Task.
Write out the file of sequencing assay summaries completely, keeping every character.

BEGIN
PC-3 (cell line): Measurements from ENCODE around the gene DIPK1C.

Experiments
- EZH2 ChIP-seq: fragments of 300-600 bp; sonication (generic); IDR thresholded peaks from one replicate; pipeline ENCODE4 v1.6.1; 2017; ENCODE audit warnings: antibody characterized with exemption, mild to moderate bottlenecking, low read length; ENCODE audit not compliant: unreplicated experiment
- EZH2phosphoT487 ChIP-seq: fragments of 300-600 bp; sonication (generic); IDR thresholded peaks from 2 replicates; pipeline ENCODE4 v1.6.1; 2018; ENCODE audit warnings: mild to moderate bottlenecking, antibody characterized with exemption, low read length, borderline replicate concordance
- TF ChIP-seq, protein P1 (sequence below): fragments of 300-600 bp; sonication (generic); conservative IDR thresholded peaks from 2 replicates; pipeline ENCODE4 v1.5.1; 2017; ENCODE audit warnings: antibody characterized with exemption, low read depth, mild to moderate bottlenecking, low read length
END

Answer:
PC-3 (cell line): Measurements from ENCODE around the gene DIPK1C.

Experiments
- EZH2 ChIP-seq: fragments of 300-600 bp; sonication (generic); IDR thresholded peaks from one replicate; pipeline ENCODE4 v1.6.1; 2017; ENCODE audit warnings: antibody characterized with exemption, mild to moderate bottlenecking, low read length; ENCODE audit not compliant: unreplicated experiment
- EZH2phosphoT487 ChIP-seq: fragments of 300-600 bp; sonication (generic); IDR thresholded peaks from 2 replicates; pipeline ENCODE4 v1.6.1; 2018; ENCODE audit warnings: mild to moderate bottlenecking, antibody characterized with exemption, low read length, borderline replicate concordance
- TF ChIP-seq, protein P1 (sequence below): fragments of 300-600 bp; sonication (generic); conservative IDR thresholded peaks from 2 replicates; pipeline ENCODE4 v1.5.1; 2017; ENCODE audit warnings: antibody characterized with exemption, low read depth, mild to moderate bottlenecking, low read length